Taught in conjunction with Columbia Law School’s Human Rights Institute, this two week intensive summer school examines the operation of human rights law in practice in international, regional and domestic U.S. and Australian contexts. Based in New York, the course draws together leading U.S. and international human rights lawyers to provide cutting-edge case studies from U.S. courts, regional human rights commissions and the UN system. It also provides students with doctrinal foundations in international human rights law and its incorporation into domestic law, as well as an introduction to the U.S. Bill of Rights and civil rights law. The course will be taught through a comparative U.S./Australian lens, and includes case studies on current human rights issues relevant to both countries. It encourages students to critically reflect on the efficacy of key institutions, actors and strategies to promote and protect human rights at home and abroad. The program will include field visits to the United Nations and other major New York landmarks and cultural institutions.
Places will be limited and by application only. Further information will be added to the UNSW Law
website in March 2012.
Recommended Prior Knowledge
- To gain an applied understanding of basic principles and sources of international human rights law and its international, regional and domestic enforcement frameworks;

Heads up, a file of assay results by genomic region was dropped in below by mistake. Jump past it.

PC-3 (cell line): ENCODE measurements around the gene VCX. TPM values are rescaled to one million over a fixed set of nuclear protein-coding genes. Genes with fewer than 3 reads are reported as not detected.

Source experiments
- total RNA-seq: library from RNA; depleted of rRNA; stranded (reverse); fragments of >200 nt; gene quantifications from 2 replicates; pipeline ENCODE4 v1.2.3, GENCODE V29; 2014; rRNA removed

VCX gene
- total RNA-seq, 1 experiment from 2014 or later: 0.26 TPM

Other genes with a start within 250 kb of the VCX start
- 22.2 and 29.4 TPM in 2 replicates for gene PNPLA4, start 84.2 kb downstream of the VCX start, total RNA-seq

- To gain basic familiarity with the U.S. civil rights law framework, including the Bill of Rights, and how it compares with the Australian context;
- Develop ability to critically analyse the efficacy of key institutions, actors and strategies to address contemporary human rights challenges in Australia and abroad;
- Develop an appreciation of the structural, practical and ethical challenges of contemporary human rights legal practice.
A candidate who has successfully completed this course should be able to:
- Demonstrate familiarity with basic principles and sources of international human rights law and its international, regional and domestic enforcement frameworks;
- Demonstrate a basic understanding of how human rights are protected withing the U.S. civil rights legal framework, including the role and limitations of the Bill of Rights and how it compares with the Australian context;
- Engage in debate about contemporary human rights issues in the U.S. and Australia as informed by an understanding of the basic features and principles of both legal systems, as well as the international human rights framework;
- Critically evaluate the efficacy of key institutions, actors and strategies that address specific contemporary human rights challenges in Australia and abroad
- Critically analyse Australian legal, political and institutional responses to human rights issues from comparative and international perspectives;
- Demonstrate an awareness of the structural, practical and ethical challenges of contemporary human rights legal practice, and apply these in the context of particular issues or cases.
Class Participation 10%
Research Essay 90%
to be advised
A full up-to date reading list will be provided in the course outline.